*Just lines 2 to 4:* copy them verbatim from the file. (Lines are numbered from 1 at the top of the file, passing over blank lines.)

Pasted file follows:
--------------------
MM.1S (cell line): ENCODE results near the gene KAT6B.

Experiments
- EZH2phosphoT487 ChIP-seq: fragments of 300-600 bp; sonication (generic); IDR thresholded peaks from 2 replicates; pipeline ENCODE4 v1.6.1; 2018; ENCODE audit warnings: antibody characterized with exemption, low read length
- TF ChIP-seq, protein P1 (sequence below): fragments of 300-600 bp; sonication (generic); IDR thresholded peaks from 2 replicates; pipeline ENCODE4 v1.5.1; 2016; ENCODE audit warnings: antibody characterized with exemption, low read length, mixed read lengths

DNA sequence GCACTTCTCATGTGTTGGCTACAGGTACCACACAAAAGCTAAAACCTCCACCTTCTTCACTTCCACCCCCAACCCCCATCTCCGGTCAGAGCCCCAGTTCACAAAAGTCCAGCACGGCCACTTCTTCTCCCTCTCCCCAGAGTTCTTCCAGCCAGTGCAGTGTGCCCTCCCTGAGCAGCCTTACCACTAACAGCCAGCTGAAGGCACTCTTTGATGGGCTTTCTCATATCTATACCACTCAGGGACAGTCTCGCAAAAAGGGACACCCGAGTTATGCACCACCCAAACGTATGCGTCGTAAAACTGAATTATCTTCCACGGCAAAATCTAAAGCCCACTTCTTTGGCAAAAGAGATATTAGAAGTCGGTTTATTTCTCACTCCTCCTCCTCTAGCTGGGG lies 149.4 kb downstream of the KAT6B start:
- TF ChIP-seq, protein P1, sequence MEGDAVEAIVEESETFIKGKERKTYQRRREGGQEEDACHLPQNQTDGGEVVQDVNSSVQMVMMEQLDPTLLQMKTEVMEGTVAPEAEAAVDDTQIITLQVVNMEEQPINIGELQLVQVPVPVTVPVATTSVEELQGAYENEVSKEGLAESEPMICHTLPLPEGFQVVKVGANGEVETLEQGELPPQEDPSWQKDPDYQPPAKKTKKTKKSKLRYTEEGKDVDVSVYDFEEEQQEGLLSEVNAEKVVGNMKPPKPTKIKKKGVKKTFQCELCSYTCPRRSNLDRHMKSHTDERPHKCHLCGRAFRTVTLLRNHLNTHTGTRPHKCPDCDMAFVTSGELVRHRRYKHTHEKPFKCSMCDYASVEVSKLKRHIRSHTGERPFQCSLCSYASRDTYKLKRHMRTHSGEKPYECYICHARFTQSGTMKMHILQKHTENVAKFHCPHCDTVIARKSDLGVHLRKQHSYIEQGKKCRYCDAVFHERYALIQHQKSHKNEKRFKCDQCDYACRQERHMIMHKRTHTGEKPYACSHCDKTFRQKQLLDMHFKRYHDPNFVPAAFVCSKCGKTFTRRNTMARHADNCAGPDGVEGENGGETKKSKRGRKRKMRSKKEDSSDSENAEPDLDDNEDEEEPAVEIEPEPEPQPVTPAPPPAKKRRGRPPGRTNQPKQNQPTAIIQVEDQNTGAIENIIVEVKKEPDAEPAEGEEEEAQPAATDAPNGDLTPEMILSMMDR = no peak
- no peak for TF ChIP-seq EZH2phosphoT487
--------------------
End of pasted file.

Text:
Experiments
- EZH2phosphoT487 ChIP-seq: fragments of 300-600 bp; sonication (generic); IDR thresholded peaks from 2 replicates; pipeline ENCODE4 v1.6.1; 2018; ENCODE audit warnings: antibody characterized with exemption, low read length
- TF ChIP-seq, protein P1 (sequence below): fragments of 300-600 bp; sonication (generic); IDR thresholded peaks from 2 replicates; pipeline ENCODE4 v1.5.1; 2016; ENCODE audit warnings: antibody characterized with exemption, low read length, mixed read lengths